You can’t sell coffee as a luxury item simply by raising the prices. That’s not a luxury, that’s a rip-off. Everything you do, every choice you make needs to tell the same story. This includes having a well-trained, well-paid and enthusiastic staff, building great stores with comfy chairs, and having organic, fair-trade products, etc. It’s not just about the product, it’s about the entire ecosystem surrounding it.

So, lately, I have been looking for stories wherever I go; and so far, Godin’s idea is looking like a good one.

I was at the Toronto “One of a Kind Show” last Sunday. It’s been a very long time since I’ve attended a fair like this. Normally, I’m on the other side of the booth, so this felt like a sort of ‘behind enemy lines’ mission. I was watching what artists/sellers did, what perked my interest, what turned me off, and what gathered a crowd.

Despite the name, not everything was truly one-of-a-kind. For example, there were at least two vendors of handmade soap, there were many landscape painters, and there were many fine wooded items.
Each case I observed was quite similar. I am leaving out the names and generalizing, because I don’t want to risk promoting or offending one party over another. For the sake of brevity, I will stick to just one of the examples I compared during the show.

Two booths were selling hand-made soap. Both looked like they had the same product. They looked pretty much the same, they were priced pretty much the same, and it’s soap, so they worked pretty much the same.

If each booth was offering the same product, why did booth 1 attract such a large crowd, while people walked right by booth 2?

Soap company 1 told a story. Behind the seller was a huge banner that read, “Hand made soap, lovingly made by hand with only the freshest of ingredients to give you an invigorating experience”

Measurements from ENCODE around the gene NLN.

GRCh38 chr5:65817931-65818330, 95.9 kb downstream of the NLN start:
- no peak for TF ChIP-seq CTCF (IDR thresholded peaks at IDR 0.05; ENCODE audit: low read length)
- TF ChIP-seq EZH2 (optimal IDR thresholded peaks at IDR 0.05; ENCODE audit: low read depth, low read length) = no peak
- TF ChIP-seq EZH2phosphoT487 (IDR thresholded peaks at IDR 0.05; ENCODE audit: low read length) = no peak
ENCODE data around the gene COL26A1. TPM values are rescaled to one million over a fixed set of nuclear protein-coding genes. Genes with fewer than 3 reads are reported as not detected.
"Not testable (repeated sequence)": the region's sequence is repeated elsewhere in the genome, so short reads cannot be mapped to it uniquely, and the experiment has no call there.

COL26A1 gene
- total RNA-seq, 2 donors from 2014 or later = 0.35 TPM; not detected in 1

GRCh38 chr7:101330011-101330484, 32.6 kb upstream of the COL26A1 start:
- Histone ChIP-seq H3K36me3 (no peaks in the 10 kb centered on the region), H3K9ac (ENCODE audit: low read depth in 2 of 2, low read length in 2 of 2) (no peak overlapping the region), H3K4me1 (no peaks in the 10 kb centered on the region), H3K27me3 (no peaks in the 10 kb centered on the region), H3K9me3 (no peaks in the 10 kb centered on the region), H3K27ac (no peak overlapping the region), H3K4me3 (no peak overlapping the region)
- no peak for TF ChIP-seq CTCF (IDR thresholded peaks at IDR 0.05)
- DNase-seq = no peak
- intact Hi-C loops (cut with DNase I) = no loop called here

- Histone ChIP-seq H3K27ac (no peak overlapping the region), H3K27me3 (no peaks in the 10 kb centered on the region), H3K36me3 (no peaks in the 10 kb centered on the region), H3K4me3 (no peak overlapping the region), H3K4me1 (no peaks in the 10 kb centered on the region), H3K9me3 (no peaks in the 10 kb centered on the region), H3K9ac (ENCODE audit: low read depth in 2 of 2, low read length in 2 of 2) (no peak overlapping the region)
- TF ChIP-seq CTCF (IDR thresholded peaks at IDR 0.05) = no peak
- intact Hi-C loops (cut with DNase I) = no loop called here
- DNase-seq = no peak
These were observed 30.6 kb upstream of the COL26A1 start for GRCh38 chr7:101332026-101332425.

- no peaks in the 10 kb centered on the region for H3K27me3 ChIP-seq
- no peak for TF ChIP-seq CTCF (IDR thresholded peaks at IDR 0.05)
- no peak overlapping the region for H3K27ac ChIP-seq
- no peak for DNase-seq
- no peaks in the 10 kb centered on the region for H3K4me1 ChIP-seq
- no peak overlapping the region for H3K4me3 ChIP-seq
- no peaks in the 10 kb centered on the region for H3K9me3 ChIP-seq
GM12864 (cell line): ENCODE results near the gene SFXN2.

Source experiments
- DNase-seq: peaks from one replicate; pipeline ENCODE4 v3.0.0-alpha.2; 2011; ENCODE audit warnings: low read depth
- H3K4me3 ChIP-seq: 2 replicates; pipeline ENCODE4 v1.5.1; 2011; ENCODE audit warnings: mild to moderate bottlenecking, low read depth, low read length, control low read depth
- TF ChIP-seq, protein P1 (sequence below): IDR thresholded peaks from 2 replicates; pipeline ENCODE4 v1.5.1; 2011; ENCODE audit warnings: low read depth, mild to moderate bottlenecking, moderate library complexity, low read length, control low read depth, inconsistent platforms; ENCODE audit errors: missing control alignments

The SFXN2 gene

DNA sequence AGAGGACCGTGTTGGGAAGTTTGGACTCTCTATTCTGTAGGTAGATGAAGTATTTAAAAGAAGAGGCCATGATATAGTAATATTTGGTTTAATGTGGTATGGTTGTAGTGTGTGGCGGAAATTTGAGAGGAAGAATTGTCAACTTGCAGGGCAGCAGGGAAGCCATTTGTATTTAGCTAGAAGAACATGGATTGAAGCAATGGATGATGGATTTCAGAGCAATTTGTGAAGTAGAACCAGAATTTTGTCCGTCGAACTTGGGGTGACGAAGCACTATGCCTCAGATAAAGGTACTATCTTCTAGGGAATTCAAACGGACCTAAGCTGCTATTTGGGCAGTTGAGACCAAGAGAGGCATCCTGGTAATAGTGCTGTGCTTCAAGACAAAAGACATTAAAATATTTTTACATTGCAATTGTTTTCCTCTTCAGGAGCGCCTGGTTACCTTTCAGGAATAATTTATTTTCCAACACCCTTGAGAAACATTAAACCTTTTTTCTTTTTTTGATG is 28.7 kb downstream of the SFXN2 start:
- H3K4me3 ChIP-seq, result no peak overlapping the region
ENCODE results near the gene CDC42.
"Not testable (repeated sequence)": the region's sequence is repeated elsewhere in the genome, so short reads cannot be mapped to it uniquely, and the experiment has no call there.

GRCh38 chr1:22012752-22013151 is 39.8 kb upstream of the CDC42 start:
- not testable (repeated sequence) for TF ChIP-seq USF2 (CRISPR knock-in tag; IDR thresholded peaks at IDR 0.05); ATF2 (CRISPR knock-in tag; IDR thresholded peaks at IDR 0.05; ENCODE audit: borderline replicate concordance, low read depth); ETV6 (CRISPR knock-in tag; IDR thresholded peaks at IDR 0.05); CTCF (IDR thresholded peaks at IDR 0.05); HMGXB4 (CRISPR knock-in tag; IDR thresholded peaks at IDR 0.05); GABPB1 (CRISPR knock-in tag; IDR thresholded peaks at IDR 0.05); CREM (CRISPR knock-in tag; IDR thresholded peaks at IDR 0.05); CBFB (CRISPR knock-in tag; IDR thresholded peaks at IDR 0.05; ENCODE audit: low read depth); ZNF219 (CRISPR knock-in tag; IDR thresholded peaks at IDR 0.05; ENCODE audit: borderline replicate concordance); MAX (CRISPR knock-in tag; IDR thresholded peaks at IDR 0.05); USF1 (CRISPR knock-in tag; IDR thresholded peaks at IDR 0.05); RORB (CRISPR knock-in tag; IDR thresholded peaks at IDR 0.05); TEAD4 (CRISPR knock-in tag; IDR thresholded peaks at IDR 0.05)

Soap company 2 sold a product. Hand-made soap.
Booth 1 had a fancy ribbon tied around each individually wrapped bar, turning each chunk of soap into a tiny gift. A card was attached to each ribbon, with relaxation instructions, or a little poem.
Booth 2 had their bars wrapped in cellophane. Attached to the cellophane was a price tag.

Booth 1 was telling me a story about a great product made with love and care to make me feel better after a long, hard day.
Booth 2 was selling me soap.

I walked past these booths several times during the 4 hours I spent at the fair, Booth 2 wasn’t dead, they had customers buying a bar every now and then, but booth 1 had a steady line up the whole day.

Unless booth 2 had a vastly superior checkout system, it’s clear that Godin is right: stories are what draw people in, not products.

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Kyle Clements

Kyle Clements is a Toronto-based artist and nerd. During his thesis at the Ontario College of Art and Design, Kyle began working on his Urban Landscapes series, a body of work that aims to capture the energy and excitement of life in the fast-paced urban environment. After graduating from OCAD in 2006, Kyle spent a year living in Asia to gather source material and experience in a different kind or urban environment. His work is vibrant and colourful. Whether painting the harsh Northern landscape, or capturing the overwhelming buzz of life in the city, his acrylic paintings hover between representation and abstraction.